WestJet’s international tariff — the contract between airline and passenger — states that “the total fare paid for each unused segment (of the trip) will be refunded” following a “failure to operate or refusal to transport” by the carrier.

Airlines were not the only focus of MPs’ frustration. Transport Canada officials also faced questions about refunds and health measures.

Theriault asked civil servants why Canada has not followed the lead of its counterparts at the U.S. Department of Transportation and the European Union in requiring carriers to provide refunds in order to receive financial support.

“Our understanding is that to date that has not been fully enforced,” with “a number of key European Union members” looking the other way on EU refund rules, said Lawrence Hanson, assistant deputy minister of policy at Transport Canada.

“The existing tariff never contemplated an event of this kind,” he added. “Obviously the immediate forward picture does not look particularly great…so to suddenly require paying the refunds all at once, which would be in the billions of dollars, could obviously have significant economic consequences for airlines.”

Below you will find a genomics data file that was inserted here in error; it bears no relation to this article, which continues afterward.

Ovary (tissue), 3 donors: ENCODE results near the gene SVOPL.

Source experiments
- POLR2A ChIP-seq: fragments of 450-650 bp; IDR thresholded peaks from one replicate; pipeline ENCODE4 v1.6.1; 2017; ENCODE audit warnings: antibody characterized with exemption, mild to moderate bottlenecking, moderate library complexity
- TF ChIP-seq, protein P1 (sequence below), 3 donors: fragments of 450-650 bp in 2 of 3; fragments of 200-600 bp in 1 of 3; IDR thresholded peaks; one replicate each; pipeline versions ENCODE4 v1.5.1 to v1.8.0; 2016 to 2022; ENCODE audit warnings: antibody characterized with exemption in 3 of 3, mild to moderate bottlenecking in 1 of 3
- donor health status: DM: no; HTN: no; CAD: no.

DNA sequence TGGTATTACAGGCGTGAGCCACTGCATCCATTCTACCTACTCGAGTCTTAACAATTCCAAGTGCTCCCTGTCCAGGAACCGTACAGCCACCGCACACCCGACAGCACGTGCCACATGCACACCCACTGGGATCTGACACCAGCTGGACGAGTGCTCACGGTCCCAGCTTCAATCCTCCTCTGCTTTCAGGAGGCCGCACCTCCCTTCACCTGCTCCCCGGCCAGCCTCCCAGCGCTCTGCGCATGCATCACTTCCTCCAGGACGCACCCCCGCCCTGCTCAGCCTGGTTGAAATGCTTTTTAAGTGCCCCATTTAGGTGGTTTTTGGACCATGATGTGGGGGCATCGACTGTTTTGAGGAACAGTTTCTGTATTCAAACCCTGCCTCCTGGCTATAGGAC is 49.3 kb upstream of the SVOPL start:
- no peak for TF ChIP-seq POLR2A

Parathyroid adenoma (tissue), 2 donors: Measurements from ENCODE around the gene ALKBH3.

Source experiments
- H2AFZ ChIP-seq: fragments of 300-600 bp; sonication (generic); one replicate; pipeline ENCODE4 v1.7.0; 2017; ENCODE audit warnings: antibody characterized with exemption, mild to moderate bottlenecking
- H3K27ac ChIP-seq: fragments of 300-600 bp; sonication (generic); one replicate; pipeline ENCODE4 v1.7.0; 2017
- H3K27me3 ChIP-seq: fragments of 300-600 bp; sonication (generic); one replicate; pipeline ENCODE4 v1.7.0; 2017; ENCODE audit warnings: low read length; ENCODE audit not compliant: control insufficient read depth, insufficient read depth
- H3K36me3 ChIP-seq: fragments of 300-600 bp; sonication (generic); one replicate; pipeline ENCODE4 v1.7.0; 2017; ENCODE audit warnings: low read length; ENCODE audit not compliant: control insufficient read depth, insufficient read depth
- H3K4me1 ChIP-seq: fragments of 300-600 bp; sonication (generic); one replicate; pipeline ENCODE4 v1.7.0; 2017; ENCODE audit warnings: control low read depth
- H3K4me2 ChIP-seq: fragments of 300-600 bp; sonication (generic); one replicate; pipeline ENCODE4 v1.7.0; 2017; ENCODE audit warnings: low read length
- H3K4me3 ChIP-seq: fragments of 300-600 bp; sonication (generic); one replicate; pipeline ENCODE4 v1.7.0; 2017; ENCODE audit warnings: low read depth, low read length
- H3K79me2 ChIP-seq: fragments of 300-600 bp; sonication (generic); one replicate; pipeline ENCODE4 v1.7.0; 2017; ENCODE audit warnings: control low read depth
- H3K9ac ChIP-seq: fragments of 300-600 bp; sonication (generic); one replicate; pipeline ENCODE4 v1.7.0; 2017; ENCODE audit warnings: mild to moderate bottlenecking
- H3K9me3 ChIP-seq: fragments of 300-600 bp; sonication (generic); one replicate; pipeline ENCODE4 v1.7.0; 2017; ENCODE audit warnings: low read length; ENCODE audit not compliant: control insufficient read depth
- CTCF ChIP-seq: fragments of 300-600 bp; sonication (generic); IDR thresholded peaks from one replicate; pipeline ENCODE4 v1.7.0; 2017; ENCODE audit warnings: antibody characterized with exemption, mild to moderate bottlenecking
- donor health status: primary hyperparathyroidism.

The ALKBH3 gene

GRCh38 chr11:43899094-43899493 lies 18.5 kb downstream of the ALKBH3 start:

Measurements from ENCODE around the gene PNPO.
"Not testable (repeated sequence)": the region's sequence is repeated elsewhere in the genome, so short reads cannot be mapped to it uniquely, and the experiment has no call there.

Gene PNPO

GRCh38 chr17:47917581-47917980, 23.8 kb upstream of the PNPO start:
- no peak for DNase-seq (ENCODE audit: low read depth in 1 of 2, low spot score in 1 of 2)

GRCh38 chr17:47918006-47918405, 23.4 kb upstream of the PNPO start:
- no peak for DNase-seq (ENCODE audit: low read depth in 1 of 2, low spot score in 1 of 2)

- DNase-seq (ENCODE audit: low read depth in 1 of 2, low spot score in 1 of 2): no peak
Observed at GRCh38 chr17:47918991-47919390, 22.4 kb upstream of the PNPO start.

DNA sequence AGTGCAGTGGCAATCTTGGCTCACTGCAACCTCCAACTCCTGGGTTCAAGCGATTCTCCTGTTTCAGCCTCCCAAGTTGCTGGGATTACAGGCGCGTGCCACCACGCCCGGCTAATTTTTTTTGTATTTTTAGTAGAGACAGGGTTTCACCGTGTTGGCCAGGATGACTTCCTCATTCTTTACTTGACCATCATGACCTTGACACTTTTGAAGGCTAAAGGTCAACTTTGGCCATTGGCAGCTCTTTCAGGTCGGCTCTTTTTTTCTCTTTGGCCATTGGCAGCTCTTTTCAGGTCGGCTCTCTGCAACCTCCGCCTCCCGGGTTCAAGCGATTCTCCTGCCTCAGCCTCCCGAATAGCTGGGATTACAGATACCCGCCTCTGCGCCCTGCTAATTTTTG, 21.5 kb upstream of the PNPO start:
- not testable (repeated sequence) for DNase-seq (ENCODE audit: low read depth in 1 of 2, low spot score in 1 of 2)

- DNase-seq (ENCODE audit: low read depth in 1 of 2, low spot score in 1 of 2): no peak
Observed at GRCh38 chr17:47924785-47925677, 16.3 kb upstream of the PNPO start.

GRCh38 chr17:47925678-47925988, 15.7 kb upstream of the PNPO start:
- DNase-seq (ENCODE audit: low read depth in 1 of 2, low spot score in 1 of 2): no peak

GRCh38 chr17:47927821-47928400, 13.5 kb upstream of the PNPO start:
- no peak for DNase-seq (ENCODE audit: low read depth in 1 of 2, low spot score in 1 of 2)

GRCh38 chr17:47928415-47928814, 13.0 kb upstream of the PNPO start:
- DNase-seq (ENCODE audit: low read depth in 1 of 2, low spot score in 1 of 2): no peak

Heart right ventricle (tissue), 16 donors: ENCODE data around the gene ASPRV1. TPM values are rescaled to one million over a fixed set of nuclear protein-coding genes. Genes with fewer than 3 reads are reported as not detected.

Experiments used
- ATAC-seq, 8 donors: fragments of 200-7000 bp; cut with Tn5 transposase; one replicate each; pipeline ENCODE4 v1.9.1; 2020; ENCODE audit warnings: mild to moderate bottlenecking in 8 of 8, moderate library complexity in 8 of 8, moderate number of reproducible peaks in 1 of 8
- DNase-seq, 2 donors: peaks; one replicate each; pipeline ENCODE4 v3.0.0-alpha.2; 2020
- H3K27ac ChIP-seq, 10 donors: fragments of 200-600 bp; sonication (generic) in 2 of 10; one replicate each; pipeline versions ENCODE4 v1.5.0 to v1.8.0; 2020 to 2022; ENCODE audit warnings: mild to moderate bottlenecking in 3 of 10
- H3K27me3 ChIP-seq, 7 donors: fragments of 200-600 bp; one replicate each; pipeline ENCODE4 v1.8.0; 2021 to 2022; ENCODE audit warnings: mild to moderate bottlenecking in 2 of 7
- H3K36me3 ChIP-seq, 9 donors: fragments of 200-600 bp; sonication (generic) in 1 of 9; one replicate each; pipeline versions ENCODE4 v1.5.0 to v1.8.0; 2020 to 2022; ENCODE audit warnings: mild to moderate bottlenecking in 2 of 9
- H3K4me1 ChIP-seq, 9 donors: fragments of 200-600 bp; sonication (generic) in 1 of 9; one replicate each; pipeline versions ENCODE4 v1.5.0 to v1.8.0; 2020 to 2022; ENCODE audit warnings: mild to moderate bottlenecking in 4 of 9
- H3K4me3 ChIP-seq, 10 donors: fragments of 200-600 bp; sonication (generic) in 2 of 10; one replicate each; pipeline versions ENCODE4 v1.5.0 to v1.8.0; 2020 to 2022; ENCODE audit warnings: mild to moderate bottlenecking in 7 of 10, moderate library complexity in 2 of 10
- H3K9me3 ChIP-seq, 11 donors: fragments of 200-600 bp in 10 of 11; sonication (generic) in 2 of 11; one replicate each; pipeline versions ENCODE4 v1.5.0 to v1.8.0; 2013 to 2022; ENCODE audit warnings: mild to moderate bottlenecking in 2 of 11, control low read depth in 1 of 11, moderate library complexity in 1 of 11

Airline revenue streams have shrunk to five per cent of pre-pandemic levels, with fleets parked and border shutdowns ongoing even as domestic travel demand gradually starts to pick up.

Last week, chief executives from 27 Canadian companies in sectors ranging from aviation to banking and telecommunications called for a “measured” reopening of the skies that would see travel resume across all provinces and between select countries.

Chief Public Health Officer Theresa Tam has called the 14-day quarantine for arrivals from abroad a “cornerstone” of pandemic policy, New Democrat health critic Don Davies noted.

“When we start to relax our standards, we may be actually just be walking into a second phase,” he said, citing flare-ups in Australia, New Zealand and multiple U.S. states following looser restrictions.